| Apr 24, 2019

It’s a busy week for technicians working for Conservation Authorities (CA) in Eastern Ontario.

Of the 37 such entities in Ontario, 4 are located in this corner of Eastern Ontario; Mississippi and Rideau Valley Conservation, in the Ottawa River watershed, and Quinte and Cataraqui, in the Lake Ontario watershed.

They have put out notices this week about spring flooding and its impact on some of the lakes within their systems.

They also all received notification that the portion of their funding that the Province of Ontario provides for natural hazard management is being cut this year.

In the case of the Rideau Valley Conservation Authority (RVCA) for example, the allocation is dropping from $242,000 last year, to $125,000 this year.

The $242,000 annual payment, which had remained the same since 1996, was the Province’s contribution towards the RVCA’s efforts to mitigate against flood erosion, maintain infrastructure such as the Bolingbroke dam, and monitor stream flows, maintain a flood watch and generate flood warning messages, and produce mapping of flood plains.

“These are core functions,” said Sommer Casgrain-Robertson, General Manager of RVCA, “which the Province has always supported. “The $242,000 was about 2% of our annual budget, and it is now about 1%. The municipalities within the watershed provide about 50% of our funding, and the rest comes from user fees, application fees and fundraising. The Province, through the Ministry of the Environment, also contributes funding towards source water protection for drinking water.”

Flood water protection and monitoring had been a direct service of the Ministry of Natural Resources before it was downloaded to the Conservation Authorities in the 1990’s and at first the Province provided a significant share of the funding, but with inflation and other cost increases over 23 years, that share had diminished over that time to 2% until it was cut in half last week.

“We are not going to change our flood mitigation and monitoring operations, said Casgrain. “Over the next few months our board will decided how to handle the financial implications.”

We know the Province was up against a significant financial hurdle, and we knew the budget would contain cuts, we were waiting to see if our funding would be cut, but since our funding is so limited it was not a cut we were expecting. And when you consider that with climate change, we are definitely seeing an increase in extreme weather events, this is coming at a time when we probably should be looking at doing more in this area.”

The RVCA board is made up of appointees from member municipalities. One of the options they could consider would be to make up the shortfall by increasing the contribution from member municipalities towards natural hazards, which would lead to decreases in other municipal services or increases in municipal taxes.

The Mississippi Valley Conservations Authority (MVCA) is seeing a provincial funding cut from $248,000 to $128,000.

In a written statement, MVCA staff talked about the scope of the program that is supported by provincial funding.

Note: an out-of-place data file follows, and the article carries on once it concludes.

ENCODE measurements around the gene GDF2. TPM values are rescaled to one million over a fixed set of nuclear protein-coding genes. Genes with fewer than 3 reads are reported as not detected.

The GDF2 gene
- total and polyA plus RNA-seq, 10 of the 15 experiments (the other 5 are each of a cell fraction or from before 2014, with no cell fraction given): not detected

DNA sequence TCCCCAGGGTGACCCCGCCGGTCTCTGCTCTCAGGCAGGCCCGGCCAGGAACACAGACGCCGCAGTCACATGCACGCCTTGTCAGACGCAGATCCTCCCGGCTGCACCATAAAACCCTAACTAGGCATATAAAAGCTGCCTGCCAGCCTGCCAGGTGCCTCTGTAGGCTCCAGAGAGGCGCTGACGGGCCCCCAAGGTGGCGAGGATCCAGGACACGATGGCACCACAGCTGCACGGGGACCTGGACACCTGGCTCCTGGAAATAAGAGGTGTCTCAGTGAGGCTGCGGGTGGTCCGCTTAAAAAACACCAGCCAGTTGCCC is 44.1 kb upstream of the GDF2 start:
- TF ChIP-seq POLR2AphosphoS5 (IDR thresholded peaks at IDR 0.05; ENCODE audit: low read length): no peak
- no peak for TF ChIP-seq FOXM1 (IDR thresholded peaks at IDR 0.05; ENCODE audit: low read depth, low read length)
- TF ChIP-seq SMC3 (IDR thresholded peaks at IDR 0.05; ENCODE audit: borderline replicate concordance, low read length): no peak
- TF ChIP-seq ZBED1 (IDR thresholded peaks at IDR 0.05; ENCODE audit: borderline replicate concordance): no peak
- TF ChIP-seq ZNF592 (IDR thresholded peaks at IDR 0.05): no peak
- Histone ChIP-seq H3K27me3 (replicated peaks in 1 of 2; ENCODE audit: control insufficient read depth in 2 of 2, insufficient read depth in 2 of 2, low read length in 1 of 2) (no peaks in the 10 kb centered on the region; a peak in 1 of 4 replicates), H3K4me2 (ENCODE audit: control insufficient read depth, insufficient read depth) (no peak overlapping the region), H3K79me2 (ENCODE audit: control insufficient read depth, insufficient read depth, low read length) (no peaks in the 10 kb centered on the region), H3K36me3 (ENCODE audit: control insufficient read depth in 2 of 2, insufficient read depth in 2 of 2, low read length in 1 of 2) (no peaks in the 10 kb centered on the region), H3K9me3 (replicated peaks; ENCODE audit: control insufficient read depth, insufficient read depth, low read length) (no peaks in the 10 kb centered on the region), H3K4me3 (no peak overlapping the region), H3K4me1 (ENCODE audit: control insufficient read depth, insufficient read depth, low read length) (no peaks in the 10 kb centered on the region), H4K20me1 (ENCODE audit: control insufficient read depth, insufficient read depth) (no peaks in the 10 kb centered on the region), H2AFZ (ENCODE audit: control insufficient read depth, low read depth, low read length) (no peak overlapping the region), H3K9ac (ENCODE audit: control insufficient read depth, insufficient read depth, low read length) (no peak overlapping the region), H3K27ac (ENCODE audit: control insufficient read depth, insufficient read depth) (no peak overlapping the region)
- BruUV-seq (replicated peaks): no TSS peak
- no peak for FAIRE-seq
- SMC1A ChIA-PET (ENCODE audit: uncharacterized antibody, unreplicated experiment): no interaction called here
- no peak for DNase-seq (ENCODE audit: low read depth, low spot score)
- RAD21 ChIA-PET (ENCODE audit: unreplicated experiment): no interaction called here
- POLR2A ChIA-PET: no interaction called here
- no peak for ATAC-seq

“Through our watershed planning, programs and services, we put as much effort into preventing flooding as we do into responding when weather conditions overwhelm the system. Examples, particularly at this time of year, include: monitoring water levels and weather forecasts, operating water control structures, providing advanced notice of flooding to area municipalities and residents, and coordinating with emergency responders. We operate five Ministry of Natural Resources & Forestry, 11 smaller MVCA dams, and 2 facilities on behalf of Ontario Power Generation. Our on the ground presence throughout the watershed and daily monitoring of water flows, levels and weather conditions, allows us to understand and predict how water is coming off the land.”

They also said that they are not contemplating making any changes to their core operations in the short term in response to the sudden cut in provincial funding.

“We will look internally and at existing programs and reserves to compensate while continuing to work on the ground, maintaining the same level of service that member municipalities and other partners have come to rely on,” said Sally McIntyre, General Manager.

On a province-wide basis, the funding envelope for Conservation Authority natural hazard funding has been decreased from $7.4 million to $3.7 million.

The Ministry of Natural Resources, under Minister John Yakabuski, who represents the riding of Renfrew, is also undertaking a review of the Conservation Authorities Act, with a view towards improving “public transparency and consistency” according to a government news release.

The release quotes Minister Yakabuski: "Our government is putting people first to help communities and families prepare and respond to climate change," said John Yakabuski, Minister of Natural Resources and Forestry. "Improving the efficiency and effectiveness of our regulations is a critical component of our government's strategy for strengthening Ontario's resiliency to extreme weather events."

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